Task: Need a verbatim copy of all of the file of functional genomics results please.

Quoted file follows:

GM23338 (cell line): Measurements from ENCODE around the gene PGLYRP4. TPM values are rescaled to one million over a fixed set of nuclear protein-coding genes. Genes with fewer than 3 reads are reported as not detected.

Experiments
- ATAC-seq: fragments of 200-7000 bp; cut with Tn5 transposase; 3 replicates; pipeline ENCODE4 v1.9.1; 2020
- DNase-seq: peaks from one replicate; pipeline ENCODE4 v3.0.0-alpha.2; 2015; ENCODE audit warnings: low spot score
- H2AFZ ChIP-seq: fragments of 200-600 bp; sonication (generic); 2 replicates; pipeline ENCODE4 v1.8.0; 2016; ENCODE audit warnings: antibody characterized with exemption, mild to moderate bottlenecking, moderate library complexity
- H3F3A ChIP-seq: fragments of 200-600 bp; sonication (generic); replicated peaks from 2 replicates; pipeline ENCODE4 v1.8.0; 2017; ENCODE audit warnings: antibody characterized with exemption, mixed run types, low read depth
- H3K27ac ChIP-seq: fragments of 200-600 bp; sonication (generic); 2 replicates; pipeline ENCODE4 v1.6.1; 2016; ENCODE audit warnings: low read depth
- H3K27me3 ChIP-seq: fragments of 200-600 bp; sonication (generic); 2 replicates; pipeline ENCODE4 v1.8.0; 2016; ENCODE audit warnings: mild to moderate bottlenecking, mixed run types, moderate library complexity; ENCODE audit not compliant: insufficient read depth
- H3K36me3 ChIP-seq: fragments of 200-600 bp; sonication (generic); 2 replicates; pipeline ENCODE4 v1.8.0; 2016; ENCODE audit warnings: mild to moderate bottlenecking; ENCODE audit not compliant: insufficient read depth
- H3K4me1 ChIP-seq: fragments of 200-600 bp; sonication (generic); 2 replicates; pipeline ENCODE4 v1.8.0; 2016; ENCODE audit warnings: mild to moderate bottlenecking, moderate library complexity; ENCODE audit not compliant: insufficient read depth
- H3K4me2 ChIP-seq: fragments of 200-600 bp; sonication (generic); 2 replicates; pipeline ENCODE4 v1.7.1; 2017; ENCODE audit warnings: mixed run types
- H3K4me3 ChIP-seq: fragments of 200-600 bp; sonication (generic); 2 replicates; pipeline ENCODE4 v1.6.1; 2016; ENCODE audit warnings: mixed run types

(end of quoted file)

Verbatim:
GM23338 (cell line): Measurements from ENCODE around the gene PGLYRP4. TPM values are rescaled to one million over a fixed set of nuclear protein-coding genes. Genes with fewer than 3 reads are reported as not detected.

Experiments
- ATAC-seq: fragments of 200-7000 bp; cut with Tn5 transposase; 3 replicates; pipeline ENCODE4 v1.9.1; 2020
- DNase-seq: peaks from one replicate; pipeline ENCODE4 v3.0.0-alpha.2; 2015; ENCODE audit warnings: low spot score
- H2AFZ ChIP-seq: fragments of 200-600 bp; sonication (generic); 2 replicates; pipeline ENCODE4 v1.8.0; 2016; ENCODE audit warnings: antibody characterized with exemption, mild to moderate bottlenecking, moderate library complexity
- H3F3A ChIP-seq: fragments of 200-600 bp; sonication (generic); replicated peaks from 2 replicates; pipeline ENCODE4 v1.8.0; 2017; ENCODE audit warnings: antibody characterized with exemption, mixed run types, low read depth
- H3K27ac ChIP-seq: fragments of 200-600 bp; sonication (generic); 2 replicates; pipeline ENCODE4 v1.6.1; 2016; ENCODE audit warnings: low read depth
- H3K27me3 ChIP-seq: fragments of 200-600 bp; sonication (generic); 2 replicates; pipeline ENCODE4 v1.8.0; 2016; ENCODE audit warnings: mild to moderate bottlenecking, mixed run types, moderate library complexity; ENCODE audit not compliant: insufficient read depth
- H3K36me3 ChIP-seq: fragments of 200-600 bp; sonication (generic); 2 replicates; pipeline ENCODE4 v1.8.0; 2016; ENCODE audit warnings: mild to moderate bottlenecking; ENCODE audit not compliant: insufficient read depth
- H3K4me1 ChIP-seq: fragments of 200-600 bp; sonication (generic); 2 replicates; pipeline ENCODE4 v1.8.0; 2016; ENCODE audit warnings: mild to moderate bottlenecking, moderate library complexity; ENCODE audit not compliant: insufficient read depth
- H3K4me2 ChIP-seq: fragments of 200-600 bp; sonication (generic); 2 replicates; pipeline ENCODE4 v1.7.1; 2017; ENCODE audit warnings: mixed run types
- H3K4me3 ChIP-seq: fragments of 200-600 bp; sonication (generic); 2 replicates; pipeline ENCODE4 v1.6.1; 2016; ENCODE audit warnings: mixed run types